• Asger Jorn

    Fundació Antoni Tàpies
    Aragó 255
    February 12–April 21, 2002

    Musée d'Art Moderne et Contemporain
    1, Place Hans Jean Arp
    October 19, 2001–January 13, 2002

    Most people equate the Situationist International with Guy Debord, but there was another protagonist in this radical anti-art movement, Danish painter Asger Jorn. In the first French survey of the artist’s work, curators Paul Hervé Parsy and Laurent Gervereau present Jorn not only as the catalyst of the COBRA collective (1948–51), but also as an intellectual force for the nascent Situationists. With some 100 works, the show features paintings, sculptures, drawings, etchings, collages, photographs, and books. And while the ghost of Debord is no doubt still excoriating “sub-Leninist impostors,” Jorn’s oeuvre poses an interesting question: Why did Debord et al. lack all perspective on art?

  • Hans-Peter Feldmann, untitled, n.d.

    Hans-Peter Feldmann, untitled, n.d.

    Hans-Peter Feldmann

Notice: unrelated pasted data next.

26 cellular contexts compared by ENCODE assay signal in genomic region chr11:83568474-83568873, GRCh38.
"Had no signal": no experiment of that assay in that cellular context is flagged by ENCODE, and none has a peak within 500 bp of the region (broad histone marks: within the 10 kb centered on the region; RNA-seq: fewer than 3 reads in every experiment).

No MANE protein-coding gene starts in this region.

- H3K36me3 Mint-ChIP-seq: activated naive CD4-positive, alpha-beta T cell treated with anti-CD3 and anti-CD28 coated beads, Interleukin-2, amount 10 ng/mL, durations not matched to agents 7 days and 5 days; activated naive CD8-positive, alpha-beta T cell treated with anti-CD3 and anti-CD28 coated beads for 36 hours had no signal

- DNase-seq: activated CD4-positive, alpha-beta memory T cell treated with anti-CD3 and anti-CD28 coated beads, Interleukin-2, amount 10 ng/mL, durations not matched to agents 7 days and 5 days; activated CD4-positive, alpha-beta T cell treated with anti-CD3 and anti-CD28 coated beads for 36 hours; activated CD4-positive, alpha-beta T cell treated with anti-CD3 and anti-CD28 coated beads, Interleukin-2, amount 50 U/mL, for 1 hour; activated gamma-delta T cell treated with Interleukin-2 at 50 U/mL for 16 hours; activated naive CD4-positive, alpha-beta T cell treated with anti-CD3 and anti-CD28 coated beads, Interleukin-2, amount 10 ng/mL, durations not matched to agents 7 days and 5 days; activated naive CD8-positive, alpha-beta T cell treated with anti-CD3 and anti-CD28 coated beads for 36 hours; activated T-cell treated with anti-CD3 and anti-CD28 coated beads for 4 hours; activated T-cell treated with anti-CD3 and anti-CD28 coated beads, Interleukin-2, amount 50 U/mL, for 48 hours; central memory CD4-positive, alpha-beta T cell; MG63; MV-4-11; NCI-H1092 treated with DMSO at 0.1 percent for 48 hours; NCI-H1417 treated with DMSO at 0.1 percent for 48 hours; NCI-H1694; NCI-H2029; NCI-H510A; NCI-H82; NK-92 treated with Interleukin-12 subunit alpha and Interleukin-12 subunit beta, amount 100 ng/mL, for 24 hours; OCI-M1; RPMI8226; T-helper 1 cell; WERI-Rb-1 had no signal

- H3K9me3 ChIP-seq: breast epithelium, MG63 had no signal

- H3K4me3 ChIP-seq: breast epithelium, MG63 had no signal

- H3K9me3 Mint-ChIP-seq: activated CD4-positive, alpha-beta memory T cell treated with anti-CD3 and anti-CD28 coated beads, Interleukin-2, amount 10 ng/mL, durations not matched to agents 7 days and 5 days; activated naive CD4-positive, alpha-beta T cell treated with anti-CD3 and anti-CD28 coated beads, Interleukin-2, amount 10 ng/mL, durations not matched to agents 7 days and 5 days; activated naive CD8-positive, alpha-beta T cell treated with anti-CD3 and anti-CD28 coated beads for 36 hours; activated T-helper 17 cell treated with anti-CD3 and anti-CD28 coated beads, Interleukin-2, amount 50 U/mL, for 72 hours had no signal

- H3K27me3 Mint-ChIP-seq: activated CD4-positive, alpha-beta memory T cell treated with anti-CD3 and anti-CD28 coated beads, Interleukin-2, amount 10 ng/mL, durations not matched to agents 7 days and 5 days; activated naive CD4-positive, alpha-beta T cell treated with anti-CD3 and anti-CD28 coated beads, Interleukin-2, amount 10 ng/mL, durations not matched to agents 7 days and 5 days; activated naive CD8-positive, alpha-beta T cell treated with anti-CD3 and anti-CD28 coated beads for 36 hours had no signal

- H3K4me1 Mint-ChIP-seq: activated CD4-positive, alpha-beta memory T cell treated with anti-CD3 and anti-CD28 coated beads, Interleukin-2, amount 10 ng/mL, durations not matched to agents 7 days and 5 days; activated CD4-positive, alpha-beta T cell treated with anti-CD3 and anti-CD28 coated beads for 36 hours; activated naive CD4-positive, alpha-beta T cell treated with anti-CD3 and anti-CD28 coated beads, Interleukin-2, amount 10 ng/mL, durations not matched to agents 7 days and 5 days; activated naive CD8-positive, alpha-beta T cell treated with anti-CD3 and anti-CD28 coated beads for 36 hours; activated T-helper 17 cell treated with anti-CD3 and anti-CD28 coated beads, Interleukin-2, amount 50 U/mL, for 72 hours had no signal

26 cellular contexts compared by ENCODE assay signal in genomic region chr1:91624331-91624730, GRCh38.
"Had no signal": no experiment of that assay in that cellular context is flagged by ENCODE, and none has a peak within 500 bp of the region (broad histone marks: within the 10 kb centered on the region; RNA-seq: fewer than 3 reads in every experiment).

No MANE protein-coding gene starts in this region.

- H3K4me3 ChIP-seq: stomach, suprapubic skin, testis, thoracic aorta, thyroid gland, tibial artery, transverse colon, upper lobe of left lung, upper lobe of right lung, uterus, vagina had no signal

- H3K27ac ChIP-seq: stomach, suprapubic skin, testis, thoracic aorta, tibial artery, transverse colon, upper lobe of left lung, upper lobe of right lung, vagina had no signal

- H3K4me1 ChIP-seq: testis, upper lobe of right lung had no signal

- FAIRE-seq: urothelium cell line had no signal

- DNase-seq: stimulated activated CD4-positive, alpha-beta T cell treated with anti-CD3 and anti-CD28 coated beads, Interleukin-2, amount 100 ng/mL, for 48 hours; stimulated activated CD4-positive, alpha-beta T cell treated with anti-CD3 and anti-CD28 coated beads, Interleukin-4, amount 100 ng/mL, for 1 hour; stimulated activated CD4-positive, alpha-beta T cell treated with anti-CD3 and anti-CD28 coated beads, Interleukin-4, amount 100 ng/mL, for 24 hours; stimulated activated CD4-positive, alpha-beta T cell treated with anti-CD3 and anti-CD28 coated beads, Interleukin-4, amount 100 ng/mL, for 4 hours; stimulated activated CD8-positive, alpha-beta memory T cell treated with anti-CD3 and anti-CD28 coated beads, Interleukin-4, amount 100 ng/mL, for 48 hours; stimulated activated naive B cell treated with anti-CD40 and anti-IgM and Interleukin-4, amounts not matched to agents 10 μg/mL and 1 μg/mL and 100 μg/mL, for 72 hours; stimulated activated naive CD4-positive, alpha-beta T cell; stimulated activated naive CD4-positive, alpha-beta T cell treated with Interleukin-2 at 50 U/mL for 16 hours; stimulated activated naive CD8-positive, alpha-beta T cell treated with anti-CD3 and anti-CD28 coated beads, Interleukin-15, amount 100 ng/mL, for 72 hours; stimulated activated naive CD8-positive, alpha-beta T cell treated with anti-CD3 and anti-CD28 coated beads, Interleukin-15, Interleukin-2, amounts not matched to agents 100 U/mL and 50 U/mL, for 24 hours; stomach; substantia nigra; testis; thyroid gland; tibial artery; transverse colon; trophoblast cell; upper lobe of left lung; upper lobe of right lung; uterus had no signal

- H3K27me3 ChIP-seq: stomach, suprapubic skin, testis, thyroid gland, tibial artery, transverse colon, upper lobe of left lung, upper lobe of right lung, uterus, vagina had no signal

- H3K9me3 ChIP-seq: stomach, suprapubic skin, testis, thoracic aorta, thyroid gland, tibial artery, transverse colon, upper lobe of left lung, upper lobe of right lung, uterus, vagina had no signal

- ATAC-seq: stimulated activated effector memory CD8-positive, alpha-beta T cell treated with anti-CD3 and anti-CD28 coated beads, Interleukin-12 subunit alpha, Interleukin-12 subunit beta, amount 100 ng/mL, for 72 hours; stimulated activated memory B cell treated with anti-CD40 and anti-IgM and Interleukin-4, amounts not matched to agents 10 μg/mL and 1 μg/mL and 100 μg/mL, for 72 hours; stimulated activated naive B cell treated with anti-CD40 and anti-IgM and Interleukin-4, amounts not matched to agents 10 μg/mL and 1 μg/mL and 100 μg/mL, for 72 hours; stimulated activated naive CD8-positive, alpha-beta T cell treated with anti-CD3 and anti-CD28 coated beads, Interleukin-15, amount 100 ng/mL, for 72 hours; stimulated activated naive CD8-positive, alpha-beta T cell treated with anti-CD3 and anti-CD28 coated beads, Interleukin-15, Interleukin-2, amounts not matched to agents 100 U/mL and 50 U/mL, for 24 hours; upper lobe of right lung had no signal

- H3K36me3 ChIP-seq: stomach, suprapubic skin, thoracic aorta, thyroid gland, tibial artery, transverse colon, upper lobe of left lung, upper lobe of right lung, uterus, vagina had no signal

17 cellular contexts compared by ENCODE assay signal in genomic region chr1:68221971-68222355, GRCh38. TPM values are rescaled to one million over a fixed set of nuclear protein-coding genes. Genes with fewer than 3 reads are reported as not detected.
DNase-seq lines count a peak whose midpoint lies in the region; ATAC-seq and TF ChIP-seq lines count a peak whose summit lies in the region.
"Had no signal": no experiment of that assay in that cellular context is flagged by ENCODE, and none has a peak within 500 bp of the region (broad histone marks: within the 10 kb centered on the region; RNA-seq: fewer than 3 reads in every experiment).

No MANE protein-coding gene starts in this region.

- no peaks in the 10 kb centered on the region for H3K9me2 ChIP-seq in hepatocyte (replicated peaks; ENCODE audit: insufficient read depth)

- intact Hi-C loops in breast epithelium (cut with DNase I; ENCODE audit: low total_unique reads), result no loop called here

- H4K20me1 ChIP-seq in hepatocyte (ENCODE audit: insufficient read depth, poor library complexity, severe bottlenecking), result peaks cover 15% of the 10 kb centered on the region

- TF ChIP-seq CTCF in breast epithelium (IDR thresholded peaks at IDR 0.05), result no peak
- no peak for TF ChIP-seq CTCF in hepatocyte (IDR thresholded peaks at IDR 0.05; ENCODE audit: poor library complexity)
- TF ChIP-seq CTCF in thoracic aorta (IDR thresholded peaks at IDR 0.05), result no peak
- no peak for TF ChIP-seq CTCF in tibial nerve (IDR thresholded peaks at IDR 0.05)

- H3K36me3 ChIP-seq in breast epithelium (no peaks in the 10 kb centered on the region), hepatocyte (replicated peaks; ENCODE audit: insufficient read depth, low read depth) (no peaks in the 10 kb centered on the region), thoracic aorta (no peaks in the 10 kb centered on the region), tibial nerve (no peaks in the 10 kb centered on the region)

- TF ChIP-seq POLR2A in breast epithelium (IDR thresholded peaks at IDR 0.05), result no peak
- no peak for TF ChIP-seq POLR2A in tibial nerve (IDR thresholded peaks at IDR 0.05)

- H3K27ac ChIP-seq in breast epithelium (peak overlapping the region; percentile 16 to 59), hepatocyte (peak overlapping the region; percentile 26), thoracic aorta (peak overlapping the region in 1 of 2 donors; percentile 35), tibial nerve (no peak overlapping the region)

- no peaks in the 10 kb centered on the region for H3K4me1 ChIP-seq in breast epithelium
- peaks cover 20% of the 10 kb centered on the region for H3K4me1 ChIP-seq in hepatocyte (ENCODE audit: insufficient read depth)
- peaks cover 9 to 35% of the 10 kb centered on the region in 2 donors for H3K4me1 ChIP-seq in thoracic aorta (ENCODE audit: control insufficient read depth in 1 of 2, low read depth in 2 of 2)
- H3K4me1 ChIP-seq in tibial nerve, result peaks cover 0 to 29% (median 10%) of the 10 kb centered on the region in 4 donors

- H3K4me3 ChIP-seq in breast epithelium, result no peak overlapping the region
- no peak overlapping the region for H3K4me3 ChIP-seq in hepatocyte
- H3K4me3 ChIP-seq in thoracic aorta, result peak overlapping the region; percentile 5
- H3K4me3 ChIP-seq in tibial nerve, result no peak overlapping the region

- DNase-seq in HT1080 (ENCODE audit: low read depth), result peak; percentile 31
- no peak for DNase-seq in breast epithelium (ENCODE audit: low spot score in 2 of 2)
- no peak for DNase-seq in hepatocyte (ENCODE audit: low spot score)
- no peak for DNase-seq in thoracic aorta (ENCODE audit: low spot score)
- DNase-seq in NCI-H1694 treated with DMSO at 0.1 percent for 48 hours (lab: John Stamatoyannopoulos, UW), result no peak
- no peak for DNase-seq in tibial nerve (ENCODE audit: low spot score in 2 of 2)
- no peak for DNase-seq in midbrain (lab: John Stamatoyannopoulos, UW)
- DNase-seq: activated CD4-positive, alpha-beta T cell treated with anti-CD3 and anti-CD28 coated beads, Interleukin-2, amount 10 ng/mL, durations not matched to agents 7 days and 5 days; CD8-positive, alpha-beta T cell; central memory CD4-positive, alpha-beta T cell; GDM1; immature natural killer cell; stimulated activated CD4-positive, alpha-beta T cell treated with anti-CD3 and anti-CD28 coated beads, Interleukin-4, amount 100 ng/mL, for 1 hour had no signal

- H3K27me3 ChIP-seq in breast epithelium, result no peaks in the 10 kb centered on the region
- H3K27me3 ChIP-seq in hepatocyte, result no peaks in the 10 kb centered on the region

Fundació Antoni Tàpies
    Aragó 255
    November 22, 2001–January 27, 2002

    Museum Ludwig
    May 29–August 11, 2002

    Centre National de la Photographie
    Hôtel Salomon de Rothschild 11 rue Berryer
    February 20–May 13, 2002

    Hans-Peter Feldmann’s artistic bio commences with his decision to abandon painting in 1968; photographs, he stated, were “entirely sufficient” to convey the idea of his art. Out of a conceptual preoccupation with reproducible images came a trove of mass-media artifacts, amateur photos, and the artist’s own shots, all of which he categorizes and processes in booklets, posters, journals, and photographic series. This survey is intended as an overview of the transition from Feldmann’s approach in the ’70s—he is frequently touted as a forerunner of appropriation art—to the “social and political reality of the nineties.”